When exploring the great outdoors, it’s always advised to prep for the worst-case scenario. But what happens when it actually comes true? When Hilary found herself in remote Victorian backcountry with a broken leg, she had a few revelations – including the importance of ambulance cover.


Untouched snow, blue skies, a warm fire, and good company are all the makings of a perfect weekend in Victoria’s backcountry.

Like all addictive outdoor pursuits, alpine ski touring requires an array of expensive gear, and more importantly, experience in alpine conditions.

For years I’ve been eager to get out there more and have taken every opportunity to explore the mountains with experienced alpinists. Training in avalanche safety, understanding terrain, snow conditions, forecasts and the necessary rescue gear that goes with it are non-negotiables if heading out of bounds. 

Read more: ‘Slay Safe’ With Free Alpine Backcountry Training

On this particular mission, I was tagging along with my experienced cousin, Tim, and his partner Margot as my tour guides, as we joined some friends for a weekend at Cleve Cole Hut. After two days of carving satisfying turns down untouched runs on Warkwoolowler/Mt Bogong, it was time to bid a reluctant farewell to hut life and return to sea level and another snap lockdown.



For two days we’d managed to avoid the ‘mother of all storms’ that was forecast and were instead rewarded with blue skies and a quiet mountain.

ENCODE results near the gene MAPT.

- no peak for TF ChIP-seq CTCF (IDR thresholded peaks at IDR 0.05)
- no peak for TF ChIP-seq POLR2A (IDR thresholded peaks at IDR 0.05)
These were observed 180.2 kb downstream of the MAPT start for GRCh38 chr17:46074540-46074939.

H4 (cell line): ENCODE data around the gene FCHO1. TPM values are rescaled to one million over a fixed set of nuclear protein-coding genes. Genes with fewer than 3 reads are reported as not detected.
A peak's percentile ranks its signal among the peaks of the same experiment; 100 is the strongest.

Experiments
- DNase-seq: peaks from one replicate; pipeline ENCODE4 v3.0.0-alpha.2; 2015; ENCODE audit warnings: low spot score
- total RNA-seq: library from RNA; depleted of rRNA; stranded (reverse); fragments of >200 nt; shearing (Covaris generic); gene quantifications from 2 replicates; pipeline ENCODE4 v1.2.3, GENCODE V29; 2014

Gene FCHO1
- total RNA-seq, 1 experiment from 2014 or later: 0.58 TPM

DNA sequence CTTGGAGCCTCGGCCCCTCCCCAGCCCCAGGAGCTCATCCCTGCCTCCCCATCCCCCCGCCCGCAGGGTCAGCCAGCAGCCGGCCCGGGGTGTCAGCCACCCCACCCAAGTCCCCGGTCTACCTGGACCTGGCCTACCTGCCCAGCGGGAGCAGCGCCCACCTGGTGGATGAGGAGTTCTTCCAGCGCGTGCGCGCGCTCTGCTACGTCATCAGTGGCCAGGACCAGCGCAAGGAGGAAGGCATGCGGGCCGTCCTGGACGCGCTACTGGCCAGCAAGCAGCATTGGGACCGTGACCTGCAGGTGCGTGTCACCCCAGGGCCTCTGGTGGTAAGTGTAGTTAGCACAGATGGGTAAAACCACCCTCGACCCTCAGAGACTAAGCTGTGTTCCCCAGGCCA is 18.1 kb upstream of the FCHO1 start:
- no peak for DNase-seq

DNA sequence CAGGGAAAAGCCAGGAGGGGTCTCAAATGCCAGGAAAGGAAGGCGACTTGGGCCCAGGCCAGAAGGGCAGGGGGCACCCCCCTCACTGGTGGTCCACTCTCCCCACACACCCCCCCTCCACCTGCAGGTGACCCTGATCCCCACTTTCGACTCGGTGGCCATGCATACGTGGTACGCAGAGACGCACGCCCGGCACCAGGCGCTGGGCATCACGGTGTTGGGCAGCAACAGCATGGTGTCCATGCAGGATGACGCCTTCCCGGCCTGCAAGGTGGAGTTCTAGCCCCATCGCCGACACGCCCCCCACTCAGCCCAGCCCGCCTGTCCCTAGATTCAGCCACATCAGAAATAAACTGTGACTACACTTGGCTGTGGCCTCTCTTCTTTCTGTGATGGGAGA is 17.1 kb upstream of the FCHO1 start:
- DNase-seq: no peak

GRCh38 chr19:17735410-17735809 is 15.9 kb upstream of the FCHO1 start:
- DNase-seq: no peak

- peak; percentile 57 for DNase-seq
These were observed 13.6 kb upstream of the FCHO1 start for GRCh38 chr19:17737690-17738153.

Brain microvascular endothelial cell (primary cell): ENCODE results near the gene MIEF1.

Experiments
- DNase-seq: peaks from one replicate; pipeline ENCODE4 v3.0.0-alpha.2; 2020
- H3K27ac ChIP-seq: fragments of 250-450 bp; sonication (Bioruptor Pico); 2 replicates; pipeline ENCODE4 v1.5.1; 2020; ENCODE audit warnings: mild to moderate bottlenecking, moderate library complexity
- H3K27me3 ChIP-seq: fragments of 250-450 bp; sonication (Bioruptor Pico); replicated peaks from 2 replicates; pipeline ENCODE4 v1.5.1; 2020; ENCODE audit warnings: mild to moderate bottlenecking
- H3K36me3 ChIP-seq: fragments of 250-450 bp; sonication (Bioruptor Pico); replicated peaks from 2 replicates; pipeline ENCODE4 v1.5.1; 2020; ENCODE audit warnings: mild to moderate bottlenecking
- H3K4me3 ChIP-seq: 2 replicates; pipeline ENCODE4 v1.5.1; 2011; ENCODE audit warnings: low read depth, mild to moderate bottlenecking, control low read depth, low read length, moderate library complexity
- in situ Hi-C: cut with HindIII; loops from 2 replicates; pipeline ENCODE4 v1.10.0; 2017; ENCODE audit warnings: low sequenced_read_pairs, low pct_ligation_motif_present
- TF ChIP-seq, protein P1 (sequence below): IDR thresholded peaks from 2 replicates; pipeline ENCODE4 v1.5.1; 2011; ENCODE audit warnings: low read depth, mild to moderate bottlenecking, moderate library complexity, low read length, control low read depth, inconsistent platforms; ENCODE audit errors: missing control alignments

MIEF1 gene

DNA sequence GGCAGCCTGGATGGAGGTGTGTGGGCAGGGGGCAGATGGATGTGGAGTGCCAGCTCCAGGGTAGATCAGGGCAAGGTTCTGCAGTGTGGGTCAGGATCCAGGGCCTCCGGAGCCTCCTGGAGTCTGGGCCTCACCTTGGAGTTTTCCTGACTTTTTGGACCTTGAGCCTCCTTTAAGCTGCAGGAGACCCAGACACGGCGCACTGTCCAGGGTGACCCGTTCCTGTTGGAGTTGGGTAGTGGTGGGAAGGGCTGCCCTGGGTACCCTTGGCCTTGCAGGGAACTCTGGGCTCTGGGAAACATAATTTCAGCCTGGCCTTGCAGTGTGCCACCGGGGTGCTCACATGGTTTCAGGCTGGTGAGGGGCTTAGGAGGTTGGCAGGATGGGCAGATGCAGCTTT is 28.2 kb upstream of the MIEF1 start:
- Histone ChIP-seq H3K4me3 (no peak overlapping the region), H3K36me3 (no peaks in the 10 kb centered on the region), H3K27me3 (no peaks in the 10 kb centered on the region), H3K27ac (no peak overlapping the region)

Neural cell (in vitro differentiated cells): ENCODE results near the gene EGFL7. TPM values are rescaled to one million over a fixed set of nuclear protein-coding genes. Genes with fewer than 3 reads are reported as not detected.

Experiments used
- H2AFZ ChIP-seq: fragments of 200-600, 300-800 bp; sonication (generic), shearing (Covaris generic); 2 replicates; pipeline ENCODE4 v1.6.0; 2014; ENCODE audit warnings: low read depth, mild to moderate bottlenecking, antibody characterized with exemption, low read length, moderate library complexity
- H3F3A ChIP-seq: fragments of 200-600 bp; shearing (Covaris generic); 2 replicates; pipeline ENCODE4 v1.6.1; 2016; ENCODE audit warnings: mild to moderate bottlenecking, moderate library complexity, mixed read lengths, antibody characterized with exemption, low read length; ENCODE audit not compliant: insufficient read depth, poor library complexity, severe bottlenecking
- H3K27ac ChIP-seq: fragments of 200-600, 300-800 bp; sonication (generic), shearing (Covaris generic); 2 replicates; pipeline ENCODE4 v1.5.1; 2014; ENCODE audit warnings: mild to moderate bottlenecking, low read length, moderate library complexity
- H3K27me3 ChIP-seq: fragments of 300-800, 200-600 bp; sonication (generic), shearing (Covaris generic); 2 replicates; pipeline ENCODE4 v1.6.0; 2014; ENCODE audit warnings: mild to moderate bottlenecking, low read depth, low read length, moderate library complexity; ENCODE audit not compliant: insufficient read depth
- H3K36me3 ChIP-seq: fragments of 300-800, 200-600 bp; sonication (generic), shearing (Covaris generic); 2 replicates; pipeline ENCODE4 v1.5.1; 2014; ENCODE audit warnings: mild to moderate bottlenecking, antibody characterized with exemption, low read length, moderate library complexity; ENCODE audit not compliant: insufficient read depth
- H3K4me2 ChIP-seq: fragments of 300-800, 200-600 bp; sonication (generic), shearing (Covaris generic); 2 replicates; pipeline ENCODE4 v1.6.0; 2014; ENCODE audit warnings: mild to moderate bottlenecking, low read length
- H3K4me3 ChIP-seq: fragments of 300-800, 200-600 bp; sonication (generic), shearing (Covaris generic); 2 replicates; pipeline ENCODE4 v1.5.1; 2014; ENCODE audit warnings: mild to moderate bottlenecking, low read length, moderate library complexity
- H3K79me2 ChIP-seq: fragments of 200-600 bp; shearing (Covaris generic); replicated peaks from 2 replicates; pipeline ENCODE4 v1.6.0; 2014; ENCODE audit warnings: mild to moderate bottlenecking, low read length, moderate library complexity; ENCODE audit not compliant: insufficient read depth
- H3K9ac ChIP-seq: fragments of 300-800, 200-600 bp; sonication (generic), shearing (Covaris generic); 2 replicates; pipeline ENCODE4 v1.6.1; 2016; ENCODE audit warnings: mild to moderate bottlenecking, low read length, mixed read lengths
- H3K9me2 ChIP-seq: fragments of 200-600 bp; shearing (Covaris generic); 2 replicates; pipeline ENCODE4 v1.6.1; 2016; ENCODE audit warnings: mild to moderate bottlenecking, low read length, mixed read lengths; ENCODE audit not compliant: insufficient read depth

What transpired next was a three-hour alpine rescue ordeal, complete with emergency sleds, helicopters, plenty of profanities and a hands-on tutorial in remote first aid. I went through the pain of breaking cleanly through both shin bones, so hopefully, you don’t have to.

For all the outdoors-loving folks out there, here are nine lessons I learnt from a potentially very costly, life-threatening and guaranteed character-building ordeal in Victoria’s backcountry.

Lesson 1: Make Sure to Tune Your Gear to Your Conditions

I’d borrowed touring skis off a friend, and hadn’t bothered to check the DIN setting, so when I accidentally got some air and tumbled headfirst into the snow, my skis stayed on. That resulted in a very broken leg, evident by my backwards right foot. Whatever your sport, be sure to tweak your gear to your current weight (if carrying a pack), conditions, and ability.

Read more: How To Read The Weather Like a Pro


Lesson 2: No Ambulance Cover, No Go

I knew there was no way I was getting off the mountain under my own steam, and being able to send for a very expensive, but necessary, lift out of there made the incredibly painful situation bearable. I’m still yet to receive the bill from Ambulance Victoria, but according to their website, I can expect it to be in the ballpark of $26,000! Not all private health insurance policies include ambulance cover, so be sure to double-check.


Lesson 3: Always save some phone juice for emergencies, or better yet, carry a PLB

Thankfully I’d charged my phone at the hut the day before, as we were all running low after three days in the alpine. Be sure to utilise aeroplane mode, offline maps such as maps.me and factor in the impacts of extreme heat or cold on battery longevity.

Read more: How To Use a PLB


Lesson 4: Go in a Group